The feeling to always be in control can hinder progress and cause serious trust issues among other stakeholders, notes Nitesh Jain, CEO, co-founder, BeSingular.
Instead, invest in good talent and trust their abilities to help your business grow.
An individual considering starting a venture of their own can, every so often, feel like it is one of the hardest things they will ever have to experience.
They worry about risks, losses, and not being able to break even.
Challenges like these shall always prevail, but it is the highest risk takers who see an exponential growth.
One must be willing to view things with a fresh perspective amalgamated with a positive outlook; being an entrepreneur is about being able to identify and see opportunities in situations where others see obstacles.
While challenges are a part and parcel of life, it's how one approaches them that can chart their course towards overall success.
Presenting 10 mistakes to avoid when starting a new business:
Some of the best inventions in the world started as mistakes, things that just happened to somehow contribute significantly in our lives despite being an accident.
However, this is not the case for all mistakes, especially in a field that is as competitive as business.
Although most mistakes can cause many to develop a fear of never trying something new again, there are always valuable tips and suggestions available for situations such as starting a new business.
1. Not preparing a business plan
One of the biggest mistakes you can make before starting a new business is not having a business plan or a concrete strategy.
It is important to know and establish exactly what you want to accomplish and what the purpose of your business is before starting a new venture.
Instead of scattered thoughts and ideas, focus on specific goals and strategy.
Prepare a plan that describes what you want to achieve with your venture, the methods on how these goals can be attained and the time frame within which these goals can be achieved.
2. Not conducting market research
Businesses cannot exist in limbo. Its purpose and motive should be clear.
What is the product or service?
In which industry does it belong? Who does it cater to? What is its purpose?
Is it something that is demanded by the larger market?
How will it fulfil its purpose?
Conduct a thorough market research to understand and analyse consumer behaviour by identifying gaps and patterns, target audience and potential competitors, among other factors and then proceed towards preparing a plan.
3. Ignoring small red flags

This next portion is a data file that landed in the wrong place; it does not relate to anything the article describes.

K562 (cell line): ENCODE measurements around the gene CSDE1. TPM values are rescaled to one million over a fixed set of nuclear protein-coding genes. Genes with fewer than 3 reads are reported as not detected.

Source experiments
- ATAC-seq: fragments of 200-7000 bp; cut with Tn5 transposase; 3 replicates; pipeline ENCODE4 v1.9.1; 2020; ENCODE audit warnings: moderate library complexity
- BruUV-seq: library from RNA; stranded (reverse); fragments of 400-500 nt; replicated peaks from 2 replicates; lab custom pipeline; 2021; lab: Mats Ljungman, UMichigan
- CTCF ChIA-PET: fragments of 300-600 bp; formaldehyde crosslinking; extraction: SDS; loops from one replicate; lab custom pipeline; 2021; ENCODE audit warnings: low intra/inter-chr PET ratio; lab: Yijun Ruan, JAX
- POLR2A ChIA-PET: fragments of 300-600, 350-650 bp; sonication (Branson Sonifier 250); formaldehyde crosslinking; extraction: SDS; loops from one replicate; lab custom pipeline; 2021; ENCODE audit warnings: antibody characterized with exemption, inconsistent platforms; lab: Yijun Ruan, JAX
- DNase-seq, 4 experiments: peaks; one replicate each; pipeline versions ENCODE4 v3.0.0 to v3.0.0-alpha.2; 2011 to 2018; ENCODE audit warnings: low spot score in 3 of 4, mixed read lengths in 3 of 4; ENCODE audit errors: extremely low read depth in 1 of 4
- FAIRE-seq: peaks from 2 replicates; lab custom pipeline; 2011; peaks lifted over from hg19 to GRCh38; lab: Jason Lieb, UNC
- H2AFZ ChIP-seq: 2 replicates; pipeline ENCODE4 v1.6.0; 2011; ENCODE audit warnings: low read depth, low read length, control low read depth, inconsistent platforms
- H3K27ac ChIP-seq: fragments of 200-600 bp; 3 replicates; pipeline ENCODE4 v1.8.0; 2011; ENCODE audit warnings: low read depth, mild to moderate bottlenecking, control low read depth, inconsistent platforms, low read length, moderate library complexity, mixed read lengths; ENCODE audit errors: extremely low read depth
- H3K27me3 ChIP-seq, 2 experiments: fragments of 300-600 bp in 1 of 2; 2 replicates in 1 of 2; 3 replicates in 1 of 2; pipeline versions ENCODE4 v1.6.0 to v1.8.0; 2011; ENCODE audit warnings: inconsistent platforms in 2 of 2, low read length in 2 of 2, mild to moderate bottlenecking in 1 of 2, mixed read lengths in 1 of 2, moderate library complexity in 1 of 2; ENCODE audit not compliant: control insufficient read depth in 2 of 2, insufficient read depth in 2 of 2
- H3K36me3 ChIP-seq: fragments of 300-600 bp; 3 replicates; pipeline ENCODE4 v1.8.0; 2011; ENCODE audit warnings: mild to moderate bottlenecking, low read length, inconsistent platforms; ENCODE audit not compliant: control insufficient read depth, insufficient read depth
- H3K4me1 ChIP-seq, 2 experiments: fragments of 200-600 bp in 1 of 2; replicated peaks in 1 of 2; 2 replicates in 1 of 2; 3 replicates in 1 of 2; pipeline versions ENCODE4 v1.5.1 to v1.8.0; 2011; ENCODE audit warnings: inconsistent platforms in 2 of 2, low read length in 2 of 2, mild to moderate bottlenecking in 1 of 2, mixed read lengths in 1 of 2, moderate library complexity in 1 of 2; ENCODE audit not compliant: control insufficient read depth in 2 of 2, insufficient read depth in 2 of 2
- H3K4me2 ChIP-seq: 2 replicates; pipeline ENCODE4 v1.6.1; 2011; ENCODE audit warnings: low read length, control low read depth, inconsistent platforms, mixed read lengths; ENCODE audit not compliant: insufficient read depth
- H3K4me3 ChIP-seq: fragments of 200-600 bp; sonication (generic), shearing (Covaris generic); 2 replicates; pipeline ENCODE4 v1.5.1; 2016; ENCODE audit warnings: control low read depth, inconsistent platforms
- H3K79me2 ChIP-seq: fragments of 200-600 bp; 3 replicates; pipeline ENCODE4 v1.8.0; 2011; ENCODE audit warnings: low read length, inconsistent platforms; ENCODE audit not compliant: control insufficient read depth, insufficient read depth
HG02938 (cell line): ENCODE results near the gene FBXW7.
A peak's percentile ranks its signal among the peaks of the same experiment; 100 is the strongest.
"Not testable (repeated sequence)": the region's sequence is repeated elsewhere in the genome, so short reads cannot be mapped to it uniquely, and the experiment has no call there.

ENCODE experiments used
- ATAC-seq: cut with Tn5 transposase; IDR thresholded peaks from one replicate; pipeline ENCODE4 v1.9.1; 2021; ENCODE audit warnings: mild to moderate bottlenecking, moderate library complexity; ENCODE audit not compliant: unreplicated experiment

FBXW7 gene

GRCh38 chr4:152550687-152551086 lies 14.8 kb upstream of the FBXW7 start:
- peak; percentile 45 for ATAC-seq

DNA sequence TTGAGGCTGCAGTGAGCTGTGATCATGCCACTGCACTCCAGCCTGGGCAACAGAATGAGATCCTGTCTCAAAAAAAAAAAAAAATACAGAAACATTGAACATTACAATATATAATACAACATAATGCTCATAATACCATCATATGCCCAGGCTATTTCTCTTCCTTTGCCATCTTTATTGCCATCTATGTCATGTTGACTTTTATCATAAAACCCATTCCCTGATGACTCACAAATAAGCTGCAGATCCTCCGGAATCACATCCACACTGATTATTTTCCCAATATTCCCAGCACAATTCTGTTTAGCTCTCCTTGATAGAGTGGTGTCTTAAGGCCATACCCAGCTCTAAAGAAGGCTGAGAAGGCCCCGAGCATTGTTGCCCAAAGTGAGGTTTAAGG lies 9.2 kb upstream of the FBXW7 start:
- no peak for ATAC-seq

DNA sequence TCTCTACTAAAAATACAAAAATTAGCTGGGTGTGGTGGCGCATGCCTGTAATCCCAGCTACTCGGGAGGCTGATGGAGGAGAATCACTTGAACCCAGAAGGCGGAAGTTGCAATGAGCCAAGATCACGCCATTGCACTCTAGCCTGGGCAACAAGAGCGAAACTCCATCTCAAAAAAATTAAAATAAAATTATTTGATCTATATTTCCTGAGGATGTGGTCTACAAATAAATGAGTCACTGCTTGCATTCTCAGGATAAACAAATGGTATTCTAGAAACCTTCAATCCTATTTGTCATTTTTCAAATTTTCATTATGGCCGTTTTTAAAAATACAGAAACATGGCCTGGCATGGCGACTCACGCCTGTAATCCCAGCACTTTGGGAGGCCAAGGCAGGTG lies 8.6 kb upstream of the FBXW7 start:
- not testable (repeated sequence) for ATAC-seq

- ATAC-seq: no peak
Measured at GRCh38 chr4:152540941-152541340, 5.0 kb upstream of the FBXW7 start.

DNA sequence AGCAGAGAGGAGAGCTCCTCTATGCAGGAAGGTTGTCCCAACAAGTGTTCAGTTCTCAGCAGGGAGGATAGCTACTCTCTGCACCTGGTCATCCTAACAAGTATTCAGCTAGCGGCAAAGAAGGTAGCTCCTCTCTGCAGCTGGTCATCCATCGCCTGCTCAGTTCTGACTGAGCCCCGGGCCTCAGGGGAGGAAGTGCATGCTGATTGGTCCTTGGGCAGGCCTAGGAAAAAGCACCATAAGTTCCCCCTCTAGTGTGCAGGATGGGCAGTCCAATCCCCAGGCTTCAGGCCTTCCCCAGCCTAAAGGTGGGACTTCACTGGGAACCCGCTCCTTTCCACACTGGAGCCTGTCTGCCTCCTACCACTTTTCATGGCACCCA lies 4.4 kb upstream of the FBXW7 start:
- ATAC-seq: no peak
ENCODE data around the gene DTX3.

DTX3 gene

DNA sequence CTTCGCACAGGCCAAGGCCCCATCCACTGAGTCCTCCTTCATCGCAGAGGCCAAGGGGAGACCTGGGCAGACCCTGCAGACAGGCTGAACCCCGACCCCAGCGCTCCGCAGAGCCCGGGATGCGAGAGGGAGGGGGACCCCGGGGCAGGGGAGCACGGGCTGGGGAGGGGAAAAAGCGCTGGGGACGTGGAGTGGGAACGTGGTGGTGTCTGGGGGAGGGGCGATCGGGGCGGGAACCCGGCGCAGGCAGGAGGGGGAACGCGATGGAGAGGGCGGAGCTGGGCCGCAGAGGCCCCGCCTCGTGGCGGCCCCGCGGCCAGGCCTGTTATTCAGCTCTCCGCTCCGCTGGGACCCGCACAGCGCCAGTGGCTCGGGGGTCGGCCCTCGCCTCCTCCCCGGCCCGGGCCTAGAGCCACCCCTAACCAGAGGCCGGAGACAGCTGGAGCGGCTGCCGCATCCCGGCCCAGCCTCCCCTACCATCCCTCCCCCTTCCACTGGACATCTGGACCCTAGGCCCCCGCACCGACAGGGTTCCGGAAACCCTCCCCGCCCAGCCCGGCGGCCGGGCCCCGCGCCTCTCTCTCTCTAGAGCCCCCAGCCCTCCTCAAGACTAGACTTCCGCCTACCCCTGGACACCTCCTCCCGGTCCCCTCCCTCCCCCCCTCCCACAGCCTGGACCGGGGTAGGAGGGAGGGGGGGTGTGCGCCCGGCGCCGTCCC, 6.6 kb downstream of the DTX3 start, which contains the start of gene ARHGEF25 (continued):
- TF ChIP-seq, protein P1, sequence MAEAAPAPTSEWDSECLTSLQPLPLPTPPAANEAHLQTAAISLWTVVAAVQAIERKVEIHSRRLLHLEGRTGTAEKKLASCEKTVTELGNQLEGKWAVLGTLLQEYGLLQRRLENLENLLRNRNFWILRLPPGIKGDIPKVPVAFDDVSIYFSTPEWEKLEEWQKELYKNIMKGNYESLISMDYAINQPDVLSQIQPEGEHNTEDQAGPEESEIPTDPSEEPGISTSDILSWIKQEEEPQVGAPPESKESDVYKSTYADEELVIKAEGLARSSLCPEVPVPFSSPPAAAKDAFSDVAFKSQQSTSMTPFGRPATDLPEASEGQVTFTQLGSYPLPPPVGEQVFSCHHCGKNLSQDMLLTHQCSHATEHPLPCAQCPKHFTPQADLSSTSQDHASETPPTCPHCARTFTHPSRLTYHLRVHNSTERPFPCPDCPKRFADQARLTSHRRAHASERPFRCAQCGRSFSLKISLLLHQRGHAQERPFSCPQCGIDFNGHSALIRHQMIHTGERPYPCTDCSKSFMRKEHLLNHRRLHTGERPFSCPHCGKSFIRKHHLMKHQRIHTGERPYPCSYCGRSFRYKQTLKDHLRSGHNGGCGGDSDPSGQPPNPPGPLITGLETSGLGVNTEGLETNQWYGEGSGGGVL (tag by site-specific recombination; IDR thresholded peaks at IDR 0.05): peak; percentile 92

It can often seem easier to ignore small challenges or issues while focussing on the big picture when building a new business.
However, such issues can often build over time and eventually create serious challenges that could negatively impact your business.
Therefore, try to start small with caution, address and eliminate problems at every stage, starting early, so it dispels any chance to culminate as a greater issue in later stages.
4. Not delegating
Entrepreneurs and new businesspersons can often feel like they are supposed to take care of every aspect of their business single-handedly as it's their brainchild.
Doing so however can cause severe burnout in the long run.
Even if you are working alone, try to outsource some tasks in order to focus on major and more critical aspects of your business.
This is perhaps one of the most unfavourable traits to develop while building a new business.
Micromanagers tend to interfere and excessively obsess over miniscule things that can be rectified easily.
The feeling to always be in control can hinder progress and cause serious trust issues among other stakeholders. Instead, invest in good talent and trust their abilities to help your business grow.
6. Being unorganised
There is nothing more disappointing than a businessperson who doesn’t know what they want or know how to conduct themselves among both internal and external stakeholders.
A business is not only a reflection of ambition, but also the attitude and culture of its spokesperson and consequently, the team.
A disorganised business person is likely to not be taken seriously anywhere.
Learn to tread the waters carefully.
7. Avoiding opportunities
While building a business, an individual may feel like they have to either go big or go home, and in the process, avoid or overlook small opportunities that could actually help them and their business flourish.
It's important to remember that any opportunity for business exposure is good opportunity as long as it aligns with the latter's requirements and core principles.
8. Lack of networking skills
A good network or connection can go a long way in ensuring that your business not only gains strong foundation, but greater recognition as well.
Networking is a part and parcel of the corporate world, and lack of it may lead to lack of growth opportunities for you and your business.
9. Financial mismanagement
Businesses involve funding, plethora of it.
Financial management is tricky; therefore, it is imperative to make sure that whatever capital is allocated for business and its operations are used and managed efficiently.
10. Under/over-valuing product or service
Know your product and its purpose. While undervaluing can lead to lost opportunities, overvaluing can lead to lack of trust.
Know your stand in the market and position your offerings accordingly.
Harvard Business School and Singularity University alumnus Nitesh Jain is the founder and CEO, BeSingular, an edtech company.